Film Review: They Shall Not Grow Old

I had the privilege to attend the world premiere of Peter Jackson’s newest film, They Shall Not Grow Old, at the British Film Institute in London.

Originally commissioned by 14-18 NOW as a half hour documentary to commemorate the centenary of the First World War, this piece grew and developed into a fully fledged feature-length film, all I can say is, thank God that they agreed to give Peter Jackson a higher budget, because this was one of the most powerful documentaries I have ever seen.

We all know about the First World War, of course, but all of the footage we have seen of it can easily create a disconnect; it’s all poor black and white, grainy, it just doesn’t seem real to us, it is notably engrained and locked in history, this format is all we have ever known, if someone mentions this war to you, that format is what you will probably picture in your mind.

I am so happy to say, that this is no more, the heroes that fought for us one hundred years ago have been freed from the confines of early 20th-century technology, and they have now been brought to life in this modern age.

Hundreds of hours of archival footage from the Imperial War Museum have been taken by Jackson and his team, and meticulously edited so that the footage looks like something that could have been shot yesterday. (The subject matter of this film mainly focuses on the British Infantry.)

The film begins with the same, grainy footage that we are all used to, in the same aspect ratio. This is what we see for a good 10/15 minutes, not dissimilar to any other World War One documentary that you may have seen on TV over the years. But then, there is a moment, a moment that overwhelmed me with an emotion I still can’t fully describe… The aspect ratio changes, it grows into full screen and suddenly, this grainy footage is reinvigorated with an abundance of sharp, brilliant colour. In an instant, this footage has aged 104 years and we are staring at something that just doesn’t seem real. You would be forgiven if you believed that at this point, the footage we were watching has been filmed specifically for this documentary by actors, but it wasn’t, this was the real thing. You could hear the gasps around the theatre, it was utterly breathtaking.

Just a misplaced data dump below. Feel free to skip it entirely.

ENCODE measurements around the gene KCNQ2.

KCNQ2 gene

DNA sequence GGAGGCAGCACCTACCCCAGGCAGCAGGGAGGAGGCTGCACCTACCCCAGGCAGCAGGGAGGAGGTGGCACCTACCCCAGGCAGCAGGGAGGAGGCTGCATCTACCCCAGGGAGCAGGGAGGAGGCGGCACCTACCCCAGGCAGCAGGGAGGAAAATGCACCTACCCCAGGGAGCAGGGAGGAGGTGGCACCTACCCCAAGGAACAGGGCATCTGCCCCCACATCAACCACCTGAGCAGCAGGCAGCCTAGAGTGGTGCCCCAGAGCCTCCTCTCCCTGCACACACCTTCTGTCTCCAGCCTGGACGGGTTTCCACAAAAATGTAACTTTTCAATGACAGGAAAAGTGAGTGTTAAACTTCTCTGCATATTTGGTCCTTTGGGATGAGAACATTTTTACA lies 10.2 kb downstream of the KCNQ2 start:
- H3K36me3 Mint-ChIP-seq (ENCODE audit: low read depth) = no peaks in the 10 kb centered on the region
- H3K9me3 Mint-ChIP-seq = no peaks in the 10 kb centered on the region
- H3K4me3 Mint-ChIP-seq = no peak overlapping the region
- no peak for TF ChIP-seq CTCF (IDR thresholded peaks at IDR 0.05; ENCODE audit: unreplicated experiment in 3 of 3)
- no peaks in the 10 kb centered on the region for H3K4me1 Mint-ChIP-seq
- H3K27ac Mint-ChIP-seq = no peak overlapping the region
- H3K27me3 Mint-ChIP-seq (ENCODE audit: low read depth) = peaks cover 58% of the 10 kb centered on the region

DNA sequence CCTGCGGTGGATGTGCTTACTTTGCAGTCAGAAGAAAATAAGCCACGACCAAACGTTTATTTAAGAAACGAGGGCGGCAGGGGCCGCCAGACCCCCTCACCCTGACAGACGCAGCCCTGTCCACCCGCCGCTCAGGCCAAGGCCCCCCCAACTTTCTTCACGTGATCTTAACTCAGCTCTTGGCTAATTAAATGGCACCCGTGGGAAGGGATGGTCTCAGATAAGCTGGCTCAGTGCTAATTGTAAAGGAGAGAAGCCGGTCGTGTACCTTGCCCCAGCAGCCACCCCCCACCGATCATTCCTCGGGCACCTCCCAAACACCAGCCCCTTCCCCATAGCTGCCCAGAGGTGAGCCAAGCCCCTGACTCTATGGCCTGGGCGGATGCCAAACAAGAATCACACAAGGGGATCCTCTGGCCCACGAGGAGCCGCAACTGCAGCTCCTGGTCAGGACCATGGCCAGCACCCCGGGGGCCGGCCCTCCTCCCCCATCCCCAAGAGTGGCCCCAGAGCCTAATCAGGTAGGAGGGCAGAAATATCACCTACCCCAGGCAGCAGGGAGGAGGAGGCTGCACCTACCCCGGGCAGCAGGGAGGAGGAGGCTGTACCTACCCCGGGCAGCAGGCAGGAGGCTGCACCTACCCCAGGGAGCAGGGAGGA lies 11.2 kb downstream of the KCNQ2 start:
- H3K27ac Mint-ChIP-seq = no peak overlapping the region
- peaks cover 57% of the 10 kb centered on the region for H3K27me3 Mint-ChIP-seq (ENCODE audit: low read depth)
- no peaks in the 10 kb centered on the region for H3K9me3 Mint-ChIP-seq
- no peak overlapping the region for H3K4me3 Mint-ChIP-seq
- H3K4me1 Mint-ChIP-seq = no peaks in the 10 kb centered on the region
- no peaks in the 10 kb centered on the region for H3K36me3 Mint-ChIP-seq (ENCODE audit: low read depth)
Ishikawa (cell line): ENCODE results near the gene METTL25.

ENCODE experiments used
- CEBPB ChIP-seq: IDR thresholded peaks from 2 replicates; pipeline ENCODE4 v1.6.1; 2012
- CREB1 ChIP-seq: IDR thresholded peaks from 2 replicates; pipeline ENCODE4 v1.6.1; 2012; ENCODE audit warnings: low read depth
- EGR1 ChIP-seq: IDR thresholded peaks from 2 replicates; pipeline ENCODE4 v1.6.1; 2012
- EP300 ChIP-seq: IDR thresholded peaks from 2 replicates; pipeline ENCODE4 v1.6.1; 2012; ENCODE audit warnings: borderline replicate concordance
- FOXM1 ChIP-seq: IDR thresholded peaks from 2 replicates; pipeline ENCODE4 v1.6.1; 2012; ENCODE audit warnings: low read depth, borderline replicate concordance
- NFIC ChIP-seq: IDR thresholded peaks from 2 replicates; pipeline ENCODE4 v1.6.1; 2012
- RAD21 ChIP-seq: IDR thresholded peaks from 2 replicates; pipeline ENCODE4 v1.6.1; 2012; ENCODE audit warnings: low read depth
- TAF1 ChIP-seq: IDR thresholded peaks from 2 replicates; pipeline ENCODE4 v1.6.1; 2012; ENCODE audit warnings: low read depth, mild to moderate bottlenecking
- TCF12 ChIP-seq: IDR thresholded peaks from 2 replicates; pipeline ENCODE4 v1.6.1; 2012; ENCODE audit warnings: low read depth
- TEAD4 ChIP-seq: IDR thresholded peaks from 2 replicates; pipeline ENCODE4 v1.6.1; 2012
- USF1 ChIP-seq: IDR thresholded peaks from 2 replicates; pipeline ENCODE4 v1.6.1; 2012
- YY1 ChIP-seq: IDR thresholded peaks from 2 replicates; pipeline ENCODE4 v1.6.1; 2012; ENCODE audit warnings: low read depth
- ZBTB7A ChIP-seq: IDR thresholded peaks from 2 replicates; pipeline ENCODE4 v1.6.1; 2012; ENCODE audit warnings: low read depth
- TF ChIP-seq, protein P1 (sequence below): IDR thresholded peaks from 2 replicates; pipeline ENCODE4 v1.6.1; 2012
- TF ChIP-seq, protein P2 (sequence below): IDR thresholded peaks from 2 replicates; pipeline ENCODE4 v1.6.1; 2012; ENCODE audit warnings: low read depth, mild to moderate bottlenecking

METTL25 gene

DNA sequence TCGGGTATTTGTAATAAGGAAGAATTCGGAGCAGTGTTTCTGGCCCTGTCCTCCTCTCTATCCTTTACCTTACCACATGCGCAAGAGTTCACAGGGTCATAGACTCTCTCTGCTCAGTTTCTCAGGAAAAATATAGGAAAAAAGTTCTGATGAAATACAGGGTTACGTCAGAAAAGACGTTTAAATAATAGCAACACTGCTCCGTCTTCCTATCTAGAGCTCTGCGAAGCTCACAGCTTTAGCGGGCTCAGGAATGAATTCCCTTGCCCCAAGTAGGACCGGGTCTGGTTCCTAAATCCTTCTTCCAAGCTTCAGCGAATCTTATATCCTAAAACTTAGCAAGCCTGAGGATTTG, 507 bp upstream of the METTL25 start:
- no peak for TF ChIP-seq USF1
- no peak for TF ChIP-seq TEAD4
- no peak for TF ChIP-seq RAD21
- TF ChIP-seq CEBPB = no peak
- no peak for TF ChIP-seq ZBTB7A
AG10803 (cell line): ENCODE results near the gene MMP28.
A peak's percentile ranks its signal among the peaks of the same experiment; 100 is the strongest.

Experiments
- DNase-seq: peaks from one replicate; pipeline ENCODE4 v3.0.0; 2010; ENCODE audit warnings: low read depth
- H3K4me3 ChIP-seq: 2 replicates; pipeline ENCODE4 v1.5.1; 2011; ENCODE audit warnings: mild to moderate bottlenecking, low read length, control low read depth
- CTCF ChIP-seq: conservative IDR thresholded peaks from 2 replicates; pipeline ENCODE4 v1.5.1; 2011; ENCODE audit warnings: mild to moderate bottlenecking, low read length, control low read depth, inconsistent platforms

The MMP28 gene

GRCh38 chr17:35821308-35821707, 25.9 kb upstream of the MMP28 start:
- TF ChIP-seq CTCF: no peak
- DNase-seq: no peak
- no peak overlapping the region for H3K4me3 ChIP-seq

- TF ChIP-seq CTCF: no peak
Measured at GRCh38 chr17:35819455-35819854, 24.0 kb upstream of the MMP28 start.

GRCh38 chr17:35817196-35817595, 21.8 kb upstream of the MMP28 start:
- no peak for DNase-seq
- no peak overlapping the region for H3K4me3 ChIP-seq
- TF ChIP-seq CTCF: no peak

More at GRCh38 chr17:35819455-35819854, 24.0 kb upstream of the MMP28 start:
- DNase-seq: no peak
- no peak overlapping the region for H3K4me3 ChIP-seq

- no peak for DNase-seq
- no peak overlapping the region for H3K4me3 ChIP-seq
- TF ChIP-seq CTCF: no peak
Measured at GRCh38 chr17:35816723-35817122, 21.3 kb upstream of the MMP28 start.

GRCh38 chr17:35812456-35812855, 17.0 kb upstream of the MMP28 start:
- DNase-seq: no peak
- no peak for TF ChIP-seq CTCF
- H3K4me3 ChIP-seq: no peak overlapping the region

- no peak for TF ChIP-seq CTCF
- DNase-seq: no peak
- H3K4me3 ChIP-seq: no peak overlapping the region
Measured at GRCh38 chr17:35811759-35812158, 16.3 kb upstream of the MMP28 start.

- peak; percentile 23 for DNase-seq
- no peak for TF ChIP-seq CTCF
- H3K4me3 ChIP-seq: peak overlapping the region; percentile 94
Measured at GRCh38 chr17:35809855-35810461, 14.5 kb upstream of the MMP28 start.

This is where the film really hits its stride because now, all of these soldiers have become humanized to the audience. They’re no longer indistinguishable pixels on a grainy archival film, they are more noticeable, they’ve been given their individuality again, you really start to notice how young some of these “men” were, some couldn’t have been any older than 15, this isn’t new knowledge at all, but this new technology makes our reaction to it more profound. If that wasn’t enough, Peter Jackson and his team have worked with oral historians and professional lip-readers, to work out exactly what these soldiers are saying in the silent archival footage, and through this process, they have been given a voice once again. (Thanks to a large roster of soldiers in the same regiments as those shown on film, who lent their voices to the film, to help capture the most authentic dialect possible.)

It is a fantastic tool and it is so immersive, not only do these soldiers look more real to us, we are now getting a deeper sense of their personalities… The camaraderie, the banter, you watch these men and you can immediately identify them as someone you’ve known in your life… You’ve got the loudmouth jocks, you’ve got the comedians, the introverts, all are on display here, and suddenly this horrific war is becoming more relatable. It’s powerful stuff watching these men laugh, joke and play together, the film genuinely has amusing, funny moments, which Peter Jackson himself said was very important to highlight, because this film is primarily about the people, not the war. We all know that the war was indescribably horrific, we know that narrative. But here we see a different perspective from those that lived it, and it is moving to see that even in the face of extreme adversity, there are some truly heart-warming moments as well.

There is a moment in the film when one of the narrators (all of these narrations were taken from direct accounts from the soldiers themselves.) says that the man next to you would be your best friend, your brother, but you may never have met him before. These men were all well aware that they could be dead within the next few minutes, they faced their own mortality on a constant basis and the brotherhood between these men, the laughter, the jokes, that’s what kept them sane. The disconnect that many audiences may have experienced is no longer there, these are real men which you can identify with, it was deeply inspiring, but equally, it was hugely emotional.